Holy Markup: Hotel Charged a Man Nearly $70,000 for a Beer, and It’ll Take 10 Days to Get His Money Back

We all know how overpriced minibars can be. And in major cities you have to take out a second mortgage to afford a cocktail in the bar, too. In one case that turns out to be literally true.

Australian journalist Peter Lalor ordered a beer in the bar at the Malmaison Hotel in Manchester, U.K. They accidentally charged him just shy of AU$100,000 or about $68,000 U.S. dollars for it.

Lalor reports the beer was quite good. He had requested something local. The ‘senior bar attendant’ has recommended Heineken.

He didn’t have his reading glasses with him, so didn’t look at the bill when it came time to sign. The bar had “problems with the machine” so he didn’t get a receipt. He did choose to ask, though, how much he’d paid.

Insult to injury? The foreign transaction fees.

There are many strange things about the transaction not least of which that it appears he paid with a Visa debit card, because the man explains he doesn’t just have a charge on his credit card but he’s actually currently out the money and it’s going to take 10 days for the bank to return it to him. Moreover his bank didn’t enforce a daily transaction limit on the card.

Several lessons here.

  1. When traveling abroad use a card with no foreign transaction fees. (Sidenote: when asked if you want to pay in local currency or your home currency, always pay in local currency – the merchant won’t give you as good a rate to convert as your bank will, and if your card charges foreign transaction fees it will still charge those fees on the local currency charge made in a foreign country.)

  2. Use a credit card not a debit card, mistaken or fraudulent transactions actually take money out of your bank account when you use a debit card. Sure you should eventually get the money back but consumer protections on U.S. credit cards are greater and it’s better not to be without the funds while either the bank investigates or a return processes.

  3. Look at receipts before signing them. If something is wrong, you’d rather the transaction get voided than charged and refunded.

  4. Stay away from the bar at the Malmaison in Manchester.

Me, I’ll take my beer in the lounge.

About Gary Leff

Gary Leff is one of the foremost experts in the field of miles, points, and frequent business travel - a topic he has covered since 2002. Co-founder of frequent flyer community InsideFlyer.com, emcee of the Freddie Awards, and named one of the "World's Top Travel Experts" by Conde' Nast Traveler (2010-Present) Gary has been a guest on most major news media, profiled in several top print publications, and published broadly on the topic of consumer loyalty. More About Gary »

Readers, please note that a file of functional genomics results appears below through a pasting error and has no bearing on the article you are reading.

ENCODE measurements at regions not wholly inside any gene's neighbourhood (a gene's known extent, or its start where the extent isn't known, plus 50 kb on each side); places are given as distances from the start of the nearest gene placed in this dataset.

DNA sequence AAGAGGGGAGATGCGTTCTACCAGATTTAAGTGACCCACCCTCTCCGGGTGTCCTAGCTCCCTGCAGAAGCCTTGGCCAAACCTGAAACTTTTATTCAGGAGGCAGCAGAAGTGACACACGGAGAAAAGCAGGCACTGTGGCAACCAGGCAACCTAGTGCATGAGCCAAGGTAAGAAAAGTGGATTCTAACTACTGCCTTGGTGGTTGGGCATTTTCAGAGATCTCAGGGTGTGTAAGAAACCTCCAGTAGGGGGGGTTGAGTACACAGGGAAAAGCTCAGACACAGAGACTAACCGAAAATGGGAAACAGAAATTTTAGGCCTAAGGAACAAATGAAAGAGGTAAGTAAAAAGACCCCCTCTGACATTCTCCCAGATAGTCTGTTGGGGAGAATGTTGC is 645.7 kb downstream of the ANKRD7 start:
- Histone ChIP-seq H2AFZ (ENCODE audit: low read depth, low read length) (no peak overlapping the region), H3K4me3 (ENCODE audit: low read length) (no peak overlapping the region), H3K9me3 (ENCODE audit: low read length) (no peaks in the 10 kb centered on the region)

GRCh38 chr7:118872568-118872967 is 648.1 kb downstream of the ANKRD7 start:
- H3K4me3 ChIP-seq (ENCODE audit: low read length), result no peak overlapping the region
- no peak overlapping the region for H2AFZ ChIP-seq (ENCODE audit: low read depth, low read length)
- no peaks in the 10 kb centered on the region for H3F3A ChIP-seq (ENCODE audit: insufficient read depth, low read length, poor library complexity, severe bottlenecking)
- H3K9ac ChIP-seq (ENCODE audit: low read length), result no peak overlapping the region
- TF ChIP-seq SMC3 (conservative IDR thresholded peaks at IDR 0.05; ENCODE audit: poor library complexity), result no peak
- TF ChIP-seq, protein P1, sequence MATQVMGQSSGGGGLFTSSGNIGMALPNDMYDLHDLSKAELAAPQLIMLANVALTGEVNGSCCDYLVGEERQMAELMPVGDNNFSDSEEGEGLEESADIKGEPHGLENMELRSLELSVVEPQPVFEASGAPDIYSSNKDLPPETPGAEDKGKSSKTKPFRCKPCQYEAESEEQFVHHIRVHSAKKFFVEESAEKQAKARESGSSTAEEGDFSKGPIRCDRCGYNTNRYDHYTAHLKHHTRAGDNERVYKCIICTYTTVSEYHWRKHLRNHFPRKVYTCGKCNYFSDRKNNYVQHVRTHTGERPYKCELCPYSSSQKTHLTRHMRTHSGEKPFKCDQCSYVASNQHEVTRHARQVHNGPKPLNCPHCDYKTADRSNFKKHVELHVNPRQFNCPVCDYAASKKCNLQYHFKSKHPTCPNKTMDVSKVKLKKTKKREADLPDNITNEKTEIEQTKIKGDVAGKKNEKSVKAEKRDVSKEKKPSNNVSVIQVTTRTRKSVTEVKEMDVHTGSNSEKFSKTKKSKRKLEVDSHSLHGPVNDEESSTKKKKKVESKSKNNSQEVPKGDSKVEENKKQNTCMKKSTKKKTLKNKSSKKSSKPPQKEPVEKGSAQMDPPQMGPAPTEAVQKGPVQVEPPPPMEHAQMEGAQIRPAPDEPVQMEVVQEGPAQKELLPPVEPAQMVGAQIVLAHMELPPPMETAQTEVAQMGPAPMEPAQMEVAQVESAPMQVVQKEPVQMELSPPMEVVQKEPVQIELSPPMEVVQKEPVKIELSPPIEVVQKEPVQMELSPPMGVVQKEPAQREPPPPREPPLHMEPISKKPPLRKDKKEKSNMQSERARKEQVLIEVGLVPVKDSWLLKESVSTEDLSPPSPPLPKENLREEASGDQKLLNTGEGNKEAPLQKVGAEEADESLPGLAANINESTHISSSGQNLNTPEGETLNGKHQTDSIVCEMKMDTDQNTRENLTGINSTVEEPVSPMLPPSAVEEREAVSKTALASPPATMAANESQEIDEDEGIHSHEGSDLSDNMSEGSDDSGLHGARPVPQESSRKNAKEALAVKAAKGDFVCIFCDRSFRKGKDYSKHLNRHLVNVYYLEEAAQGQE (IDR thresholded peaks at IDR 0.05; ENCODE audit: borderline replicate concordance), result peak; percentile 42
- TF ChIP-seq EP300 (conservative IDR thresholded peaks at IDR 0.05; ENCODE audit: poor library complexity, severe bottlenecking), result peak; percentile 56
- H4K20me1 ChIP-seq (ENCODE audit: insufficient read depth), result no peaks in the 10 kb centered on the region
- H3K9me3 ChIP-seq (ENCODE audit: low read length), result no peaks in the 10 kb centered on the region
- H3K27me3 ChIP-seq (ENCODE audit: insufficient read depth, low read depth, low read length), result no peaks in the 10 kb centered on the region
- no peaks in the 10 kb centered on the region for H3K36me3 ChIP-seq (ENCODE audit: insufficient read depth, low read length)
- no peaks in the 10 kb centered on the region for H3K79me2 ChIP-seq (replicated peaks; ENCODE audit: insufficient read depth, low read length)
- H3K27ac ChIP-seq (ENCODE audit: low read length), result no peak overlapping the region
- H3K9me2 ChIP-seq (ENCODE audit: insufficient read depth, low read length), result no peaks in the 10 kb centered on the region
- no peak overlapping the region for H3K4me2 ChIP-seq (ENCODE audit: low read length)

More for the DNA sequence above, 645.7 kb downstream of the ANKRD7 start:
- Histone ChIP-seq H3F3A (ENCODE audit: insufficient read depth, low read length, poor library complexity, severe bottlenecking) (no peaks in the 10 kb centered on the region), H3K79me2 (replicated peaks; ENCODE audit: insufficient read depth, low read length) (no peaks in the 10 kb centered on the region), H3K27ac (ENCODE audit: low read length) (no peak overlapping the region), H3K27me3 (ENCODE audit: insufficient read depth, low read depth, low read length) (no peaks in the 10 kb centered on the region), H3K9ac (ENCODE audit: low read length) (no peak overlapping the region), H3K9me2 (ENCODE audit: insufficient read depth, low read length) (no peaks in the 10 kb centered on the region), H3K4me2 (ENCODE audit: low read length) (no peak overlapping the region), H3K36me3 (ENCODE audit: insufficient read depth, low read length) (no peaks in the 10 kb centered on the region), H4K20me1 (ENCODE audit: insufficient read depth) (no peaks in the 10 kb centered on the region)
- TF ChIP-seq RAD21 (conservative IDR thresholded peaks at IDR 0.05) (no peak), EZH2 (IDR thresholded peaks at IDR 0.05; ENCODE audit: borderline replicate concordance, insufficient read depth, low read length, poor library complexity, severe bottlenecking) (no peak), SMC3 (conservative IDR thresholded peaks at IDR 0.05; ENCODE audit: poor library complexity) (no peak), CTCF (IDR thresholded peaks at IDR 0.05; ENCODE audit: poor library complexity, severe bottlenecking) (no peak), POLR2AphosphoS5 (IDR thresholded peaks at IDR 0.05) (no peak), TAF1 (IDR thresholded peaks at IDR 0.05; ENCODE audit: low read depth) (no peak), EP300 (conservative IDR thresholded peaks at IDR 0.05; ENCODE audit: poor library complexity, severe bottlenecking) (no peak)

More articles by Gary Leff »

Comments

  1. Sidenote to your sidenote: whether you choose to be charged in the local currency or your own, make sure you are indeed being charged the right amount in the right currency. Now that the card readers give the currency option, some dishonest merchants have been reported to have charged the local currency AMOUNT in the tourist’s HOME currency, knowing some won’t notice it’s 2,500USD instead of 2,500[###].

  2. Same thing just happened to me last night. I was presented with a $107,000 USD bill for a pizza. Luckily I saw the bill and refused to sign the credit card slip.

  3. @Jose then how do you get cash in a foreign country? Traveler’s checks? ATMs give the best rates for getting foreign cash and the lowest fees if you use Schwab or Etrade. (or newly discovered Chase Sapphire checking which has no foreign currency transaction fees and rebates your foreign ATM fees like Schwab)

  4. This guy keeps over 100k in his checking account? He’s asking to be ripped off!

    W H Y???????????????

  5. @oldkingcole. My bank counts my savings as part of my checking for access if needed. I was in Paris and noticed that my gas company took out $8,000.00 from my checking account instead of $80.00 because the idiot who imputed the data (me) entered it in wrong. The bank honored the withdrawal. Debit cards should NEVER BE USED ANYWHERE.

Leave a Reply

Your email address will not be published.